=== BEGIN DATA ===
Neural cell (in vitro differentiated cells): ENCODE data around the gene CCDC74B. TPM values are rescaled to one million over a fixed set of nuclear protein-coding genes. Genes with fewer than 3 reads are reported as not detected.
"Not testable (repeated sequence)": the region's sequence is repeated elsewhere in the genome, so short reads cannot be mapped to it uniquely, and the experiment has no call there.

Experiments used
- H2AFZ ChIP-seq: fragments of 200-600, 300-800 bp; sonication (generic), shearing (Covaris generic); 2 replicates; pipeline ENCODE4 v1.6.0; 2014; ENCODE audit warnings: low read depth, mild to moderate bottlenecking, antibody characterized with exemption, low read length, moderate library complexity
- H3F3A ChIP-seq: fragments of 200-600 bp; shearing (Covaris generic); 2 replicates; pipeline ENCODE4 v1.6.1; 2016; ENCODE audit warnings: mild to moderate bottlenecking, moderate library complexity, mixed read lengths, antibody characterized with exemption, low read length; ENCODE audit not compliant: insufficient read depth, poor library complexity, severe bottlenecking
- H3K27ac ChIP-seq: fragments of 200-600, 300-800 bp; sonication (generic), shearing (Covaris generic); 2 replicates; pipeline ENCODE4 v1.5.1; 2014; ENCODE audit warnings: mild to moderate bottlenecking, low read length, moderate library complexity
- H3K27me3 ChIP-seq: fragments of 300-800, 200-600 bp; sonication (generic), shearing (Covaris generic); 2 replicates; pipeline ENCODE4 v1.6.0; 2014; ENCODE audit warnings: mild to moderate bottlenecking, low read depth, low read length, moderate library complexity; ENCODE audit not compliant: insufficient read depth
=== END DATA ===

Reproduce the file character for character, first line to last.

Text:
Neural cell (in vitro differentiated cells): ENCODE data around the gene CCDC74B. TPM values are rescaled to one million over a fixed set of nuclear protein-coding genes. Genes with fewer than 3 reads are reported as not detected.
"Not testable (repeated sequence)": the region's sequence is repeated elsewhere in the genome, so short reads cannot be mapped to it uniquely, and the experiment has no call there.

Experiments used
- H2AFZ ChIP-seq: fragments of 200-600, 300-800 bp; sonication (generic), shearing (Covaris generic); 2 replicates; pipeline ENCODE4 v1.6.0; 2014; ENCODE audit warnings: low read depth, mild to moderate bottlenecking, antibody characterized with exemption, low read length, moderate library complexity
- H3F3A ChIP-seq: fragments of 200-600 bp; shearing (Covaris generic); 2 replicates; pipeline ENCODE4 v1.6.1; 2016; ENCODE audit warnings: mild to moderate bottlenecking, moderate library complexity, mixed read lengths, antibody characterized with exemption, low read length; ENCODE audit not compliant: insufficient read depth, poor library complexity, severe bottlenecking
- H3K27ac ChIP-seq: fragments of 200-600, 300-800 bp; sonication (generic), shearing (Covaris generic); 2 replicates; pipeline ENCODE4 v1.5.1; 2014; ENCODE audit warnings: mild to moderate bottlenecking, low read length, moderate library complexity
- H3K27me3 ChIP-seq: fragments of 300-800, 200-600 bp; sonication (generic), shearing (Covaris generic); 2 replicates; pipeline ENCODE4 v1.6.0; 2014; ENCODE audit warnings: mild to moderate bottlenecking, low read depth, low read length, moderate library complexity; ENCODE audit not compliant: insufficient read depth